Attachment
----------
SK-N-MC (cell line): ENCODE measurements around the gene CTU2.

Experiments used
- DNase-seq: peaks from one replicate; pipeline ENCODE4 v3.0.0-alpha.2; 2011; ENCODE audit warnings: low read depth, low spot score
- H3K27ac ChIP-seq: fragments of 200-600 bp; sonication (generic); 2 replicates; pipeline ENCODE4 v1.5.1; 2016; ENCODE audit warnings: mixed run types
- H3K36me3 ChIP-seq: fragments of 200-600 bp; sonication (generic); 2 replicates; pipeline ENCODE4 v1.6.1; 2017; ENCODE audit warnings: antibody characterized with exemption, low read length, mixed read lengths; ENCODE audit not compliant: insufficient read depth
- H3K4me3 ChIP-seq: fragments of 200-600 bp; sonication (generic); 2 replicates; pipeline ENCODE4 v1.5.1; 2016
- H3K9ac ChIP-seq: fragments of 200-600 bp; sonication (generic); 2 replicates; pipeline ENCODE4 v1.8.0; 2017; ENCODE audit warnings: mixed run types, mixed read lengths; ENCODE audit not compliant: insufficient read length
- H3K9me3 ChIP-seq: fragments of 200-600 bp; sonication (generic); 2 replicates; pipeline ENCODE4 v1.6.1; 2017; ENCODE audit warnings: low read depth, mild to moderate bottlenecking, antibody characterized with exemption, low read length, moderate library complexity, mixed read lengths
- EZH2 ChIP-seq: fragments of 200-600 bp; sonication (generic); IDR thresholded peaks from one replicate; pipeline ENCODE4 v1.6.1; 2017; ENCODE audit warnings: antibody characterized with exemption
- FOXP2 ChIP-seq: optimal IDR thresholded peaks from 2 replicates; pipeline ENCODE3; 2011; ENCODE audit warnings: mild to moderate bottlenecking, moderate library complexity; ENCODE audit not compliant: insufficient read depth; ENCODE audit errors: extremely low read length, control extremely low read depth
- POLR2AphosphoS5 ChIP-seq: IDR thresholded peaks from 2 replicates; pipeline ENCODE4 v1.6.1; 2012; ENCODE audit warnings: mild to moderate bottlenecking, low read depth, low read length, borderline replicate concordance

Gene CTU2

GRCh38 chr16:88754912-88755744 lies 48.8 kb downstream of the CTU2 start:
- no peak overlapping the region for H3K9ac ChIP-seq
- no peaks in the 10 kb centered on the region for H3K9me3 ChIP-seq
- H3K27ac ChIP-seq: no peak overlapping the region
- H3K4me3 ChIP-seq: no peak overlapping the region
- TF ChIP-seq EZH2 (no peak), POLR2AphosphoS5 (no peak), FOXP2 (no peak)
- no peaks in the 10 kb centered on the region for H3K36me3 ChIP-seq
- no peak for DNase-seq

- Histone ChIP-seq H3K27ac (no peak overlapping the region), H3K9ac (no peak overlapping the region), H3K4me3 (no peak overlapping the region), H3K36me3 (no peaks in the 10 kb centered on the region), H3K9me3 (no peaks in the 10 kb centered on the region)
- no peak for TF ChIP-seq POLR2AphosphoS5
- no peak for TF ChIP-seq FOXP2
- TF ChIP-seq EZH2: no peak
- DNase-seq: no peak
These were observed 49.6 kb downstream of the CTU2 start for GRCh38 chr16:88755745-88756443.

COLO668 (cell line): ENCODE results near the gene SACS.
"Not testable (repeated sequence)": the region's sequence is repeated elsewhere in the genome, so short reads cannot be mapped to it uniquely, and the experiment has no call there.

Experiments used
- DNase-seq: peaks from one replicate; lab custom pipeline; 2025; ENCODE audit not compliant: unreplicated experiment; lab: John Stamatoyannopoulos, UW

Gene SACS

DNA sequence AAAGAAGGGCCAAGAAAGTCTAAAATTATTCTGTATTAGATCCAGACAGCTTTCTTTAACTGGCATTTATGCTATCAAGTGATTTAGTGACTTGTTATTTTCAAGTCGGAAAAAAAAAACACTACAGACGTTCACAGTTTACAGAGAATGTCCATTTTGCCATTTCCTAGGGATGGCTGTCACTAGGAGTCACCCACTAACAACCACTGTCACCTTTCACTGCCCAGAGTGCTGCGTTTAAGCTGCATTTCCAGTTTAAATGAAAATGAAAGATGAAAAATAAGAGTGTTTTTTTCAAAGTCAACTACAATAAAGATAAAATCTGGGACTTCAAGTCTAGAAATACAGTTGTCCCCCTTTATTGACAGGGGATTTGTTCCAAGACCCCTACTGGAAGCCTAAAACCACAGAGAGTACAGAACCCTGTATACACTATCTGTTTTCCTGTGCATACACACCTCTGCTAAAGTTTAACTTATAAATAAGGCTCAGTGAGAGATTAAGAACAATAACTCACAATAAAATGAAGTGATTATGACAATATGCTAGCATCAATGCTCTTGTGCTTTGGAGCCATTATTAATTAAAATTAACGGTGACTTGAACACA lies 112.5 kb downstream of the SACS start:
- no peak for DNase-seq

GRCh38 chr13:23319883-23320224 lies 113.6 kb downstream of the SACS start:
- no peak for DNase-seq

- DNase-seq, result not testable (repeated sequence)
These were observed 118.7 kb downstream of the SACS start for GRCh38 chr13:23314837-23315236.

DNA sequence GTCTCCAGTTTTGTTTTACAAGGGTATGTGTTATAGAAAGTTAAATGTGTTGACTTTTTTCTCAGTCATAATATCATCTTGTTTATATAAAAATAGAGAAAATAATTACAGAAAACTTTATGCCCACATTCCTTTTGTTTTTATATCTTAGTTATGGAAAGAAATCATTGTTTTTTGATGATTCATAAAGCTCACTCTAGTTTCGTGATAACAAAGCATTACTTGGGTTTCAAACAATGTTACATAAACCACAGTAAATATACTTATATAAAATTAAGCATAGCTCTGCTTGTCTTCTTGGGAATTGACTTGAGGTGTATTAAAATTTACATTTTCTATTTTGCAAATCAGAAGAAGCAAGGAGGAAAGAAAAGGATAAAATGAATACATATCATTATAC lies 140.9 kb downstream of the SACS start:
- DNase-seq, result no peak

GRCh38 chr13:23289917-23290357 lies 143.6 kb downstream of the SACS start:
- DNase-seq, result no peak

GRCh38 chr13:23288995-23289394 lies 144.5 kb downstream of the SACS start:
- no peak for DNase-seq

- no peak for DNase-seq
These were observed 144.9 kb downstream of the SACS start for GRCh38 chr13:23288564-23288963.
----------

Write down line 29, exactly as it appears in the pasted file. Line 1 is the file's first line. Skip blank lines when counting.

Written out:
Experiments used